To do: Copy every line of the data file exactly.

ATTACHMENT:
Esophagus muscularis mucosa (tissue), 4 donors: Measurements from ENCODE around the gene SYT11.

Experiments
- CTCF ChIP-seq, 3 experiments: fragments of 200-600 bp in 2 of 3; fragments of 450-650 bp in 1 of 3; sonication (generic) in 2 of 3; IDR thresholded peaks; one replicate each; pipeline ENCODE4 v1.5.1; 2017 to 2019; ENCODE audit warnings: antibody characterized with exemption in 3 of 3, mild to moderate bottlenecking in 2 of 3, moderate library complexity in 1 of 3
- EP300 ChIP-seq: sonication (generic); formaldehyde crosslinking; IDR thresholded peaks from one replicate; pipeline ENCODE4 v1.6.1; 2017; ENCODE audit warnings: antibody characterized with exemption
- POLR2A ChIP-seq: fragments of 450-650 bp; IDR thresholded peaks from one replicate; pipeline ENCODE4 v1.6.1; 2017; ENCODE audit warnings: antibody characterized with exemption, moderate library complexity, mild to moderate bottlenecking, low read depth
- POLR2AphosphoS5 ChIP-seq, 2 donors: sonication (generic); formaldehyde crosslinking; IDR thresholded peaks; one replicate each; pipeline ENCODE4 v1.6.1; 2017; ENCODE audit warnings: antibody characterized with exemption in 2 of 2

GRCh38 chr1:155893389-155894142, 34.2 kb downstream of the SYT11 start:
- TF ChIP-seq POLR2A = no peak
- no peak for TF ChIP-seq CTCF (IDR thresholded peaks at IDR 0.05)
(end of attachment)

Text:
Esophagus muscularis mucosa (tissue), 4 donors: Measurements from ENCODE around the gene SYT11.

Experiments
- CTCF ChIP-seq, 3 experiments: fragments of 200-600 bp in 2 of 3; fragments of 450-650 bp in 1 of 3; sonication (generic) in 2 of 3; IDR thresholded peaks; one replicate each; pipeline ENCODE4 v1.5.1; 2017 to 2019; ENCODE audit warnings: antibody characterized with exemption in 3 of 3, mild to moderate bottlenecking in 2 of 3, moderate library complexity in 1 of 3
- EP300 ChIP-seq: sonication (generic); formaldehyde crosslinking; IDR thresholded peaks from one replicate; pipeline ENCODE4 v1.6.1; 2017; ENCODE audit warnings: antibody characterized with exemption
- POLR2A ChIP-seq: fragments of 450-650 bp; IDR thresholded peaks from one replicate; pipeline ENCODE4 v1.6.1; 2017; ENCODE audit warnings: antibody characterized with exemption, moderate library complexity, mild to moderate bottlenecking, low read depth
- POLR2AphosphoS5 ChIP-seq, 2 donors: sonication (generic); formaldehyde crosslinking; IDR thresholded peaks; one replicate each; pipeline ENCODE4 v1.6.1; 2017; ENCODE audit warnings: antibody characterized with exemption in 2 of 2

GRCh38 chr1:155893389-155894142, 34.2 kb downstream of the SYT11 start:
- TF ChIP-seq POLR2A = no peak
- no peak for TF ChIP-seq CTCF (IDR thresholded peaks at IDR 0.05)